Othersrequire only that the act leading to death be intentional, regardless ofwhether or not death was anticipated. For example, if a person is playingRussian roulette with a partially loaded revolver and dies of a gunshot woundof the head, many MEs would classify this as a suicide, without considerationof whether or not the player actually intended to die, or just was engaging inthoughtless, extremely risky behavior. Others would agree that the deathrepresents a suicide, but largely because of the high inherent risk of theactivity. Deaths due to acute intoxication by ethanol or other drugs areusually classified as accidents unless suicidal intent is evident. But deathsdue to the chronic effects of the same drugs (cirrhosis, endocarditic, etc.)are typically classified as natural deaths. These are but a few of theinconsistencies and disagreements that may plague a manner of deathdetermination.
As ademonstration of this point, a survey consisting of twenty-three separate andvaried medical examiner case scenarios was sent to members of the NationalAssociation of Medical Examiners (NAME) in 1995.
The surveypresented the cases and asked the respondents to answer a variety of questions,particularly relating to manner of death determination.
Subsequently,a panel discussion was convened at a meeting of the National Association ofMedical Examiners in 1996 inwhich five well-known and respected forensic pathologists discussed theiropinions of the cases. The degree of discordance was striking in both thesurvey and the subsequent panel discussion. Complete agreement was reached inonly one case, and in some cases,the level of disagreement was such that no majority opinion was identified. Itis a fact that highly trained and experienced MEs frequently disagree on mannerof death classification. Tough it may be assumed that the use of a particularmanner of death classification schema is based on consistent scientificprinciples, it is in fact based more on local tradition and habit, and nationalconsistency has proven to be an elusive goal.
Anotherfactor causing difficulty in producing consistent manner of death classificationsis the exceptional complexity of various death processes. Each case is quite unique,with many facets of the death process being unknown, partially known, or merelyinferred. In such cases, it is extra ordinarily difficult to distill thiscomplexity into one of four or five categories, and if it can be done, some wouldconsider it to be of little practical use. After all, categorizing disparate anddissimilar types of deaths together into overly broad and artificial categoriesseems to be of questionable value.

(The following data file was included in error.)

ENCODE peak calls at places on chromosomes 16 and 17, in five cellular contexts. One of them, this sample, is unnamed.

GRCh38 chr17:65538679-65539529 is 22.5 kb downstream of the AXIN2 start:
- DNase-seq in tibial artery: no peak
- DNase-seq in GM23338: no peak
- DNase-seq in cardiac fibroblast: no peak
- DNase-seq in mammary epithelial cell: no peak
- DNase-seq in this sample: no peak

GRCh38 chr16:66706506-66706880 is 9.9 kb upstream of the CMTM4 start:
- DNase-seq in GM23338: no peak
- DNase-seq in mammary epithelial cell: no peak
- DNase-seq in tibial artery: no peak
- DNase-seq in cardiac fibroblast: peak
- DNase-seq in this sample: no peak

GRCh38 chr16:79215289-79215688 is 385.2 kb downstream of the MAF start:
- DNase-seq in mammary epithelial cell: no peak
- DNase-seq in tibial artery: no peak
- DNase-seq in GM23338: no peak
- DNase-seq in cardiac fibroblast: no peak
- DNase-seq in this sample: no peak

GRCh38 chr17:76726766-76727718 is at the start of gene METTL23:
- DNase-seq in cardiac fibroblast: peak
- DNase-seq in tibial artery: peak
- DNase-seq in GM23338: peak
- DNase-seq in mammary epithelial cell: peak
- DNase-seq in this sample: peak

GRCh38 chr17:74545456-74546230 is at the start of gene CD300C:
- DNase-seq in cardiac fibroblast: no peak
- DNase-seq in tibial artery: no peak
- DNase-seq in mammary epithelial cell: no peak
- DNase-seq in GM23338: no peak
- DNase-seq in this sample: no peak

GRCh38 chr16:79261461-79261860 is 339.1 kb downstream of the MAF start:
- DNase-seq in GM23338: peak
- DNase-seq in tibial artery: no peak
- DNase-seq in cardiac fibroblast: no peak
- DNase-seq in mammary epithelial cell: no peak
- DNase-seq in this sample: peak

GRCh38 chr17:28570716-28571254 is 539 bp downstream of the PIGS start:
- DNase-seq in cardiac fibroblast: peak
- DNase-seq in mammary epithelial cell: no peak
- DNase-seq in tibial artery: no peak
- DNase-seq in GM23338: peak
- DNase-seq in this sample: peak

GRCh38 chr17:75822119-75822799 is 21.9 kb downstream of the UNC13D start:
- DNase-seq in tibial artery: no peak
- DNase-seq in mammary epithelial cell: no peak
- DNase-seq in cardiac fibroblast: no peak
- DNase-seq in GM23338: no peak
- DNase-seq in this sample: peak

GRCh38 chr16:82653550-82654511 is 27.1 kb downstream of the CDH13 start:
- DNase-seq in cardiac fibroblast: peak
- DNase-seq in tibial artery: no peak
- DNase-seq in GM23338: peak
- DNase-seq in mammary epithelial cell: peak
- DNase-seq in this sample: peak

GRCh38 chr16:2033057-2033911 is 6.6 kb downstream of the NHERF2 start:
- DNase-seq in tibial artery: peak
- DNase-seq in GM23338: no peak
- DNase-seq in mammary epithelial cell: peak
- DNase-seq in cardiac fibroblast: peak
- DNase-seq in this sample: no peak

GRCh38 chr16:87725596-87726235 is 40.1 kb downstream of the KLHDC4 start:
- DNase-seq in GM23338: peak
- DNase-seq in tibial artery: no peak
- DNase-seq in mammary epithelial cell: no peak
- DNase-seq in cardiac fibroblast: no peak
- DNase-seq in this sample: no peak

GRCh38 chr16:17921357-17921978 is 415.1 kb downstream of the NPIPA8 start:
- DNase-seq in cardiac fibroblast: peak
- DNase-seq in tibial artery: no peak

In anattempt to better define the various manner of death categories, NAME publisheda booklet giving guidelines for death classification in 2003.
Itsmethodology has not, however, become universally adopted at this time, andvariations in manner of death classification continue to abound.
It is oftenthought by uninformed individuals that a medical examiner’s assignment ofmanner of death forms the basis for prosecution of crimes, insurancesettlements, and other legal matters. In fact, however, the manner of death classificationput forth by the medical examiner is not a legal opinion or criminal charge,nor is it binding to parties in civil disputes. It is, instead, a classificationscheme for use by state vital records agencies charged with gleaningepidemiologic data from death certificates. By way of illustration, considerthat if a driver causes a collision by virtue of his recklessness orintoxication, he may be prosecuted for manslaughter even though the medicalexaminer classifies the death as an accident. Conversely, if a police officershoots and kills a weapon-wielding felon, it will generally be classified as ahomicide by the medical examiner. But if the shooting is considered justifiable,no charges of murder or manslaughter may be brought against the officer. The beliefthat the medical examiner assigns criminal culpability when classifying mannerof death is incorrect, but it is often a source of misunderstanding. Because ofthese inconsistencies in the classical manner of death classification, someexperts would prefer to delete this system in favor of a greatly expanded andmore useful list of manner of death choices, or a more detailed and flexiblenarrative statement giving sufficient information so that the events of a deathare clear to those perusing the death certificate. However, since death certificationis driven by agencies other than medical examiners or coroners, the statutorilyprescribed manner of death classification scheme must be utilized. Itsshortcomings can be somewhat ameliorated if the forensic pathologist provides sufficientnarrative detail in the autopsy or investigation reports to clearly define thecircumstances of death to the extent that they are known, in spite of thelimitations of the concept of manner of death.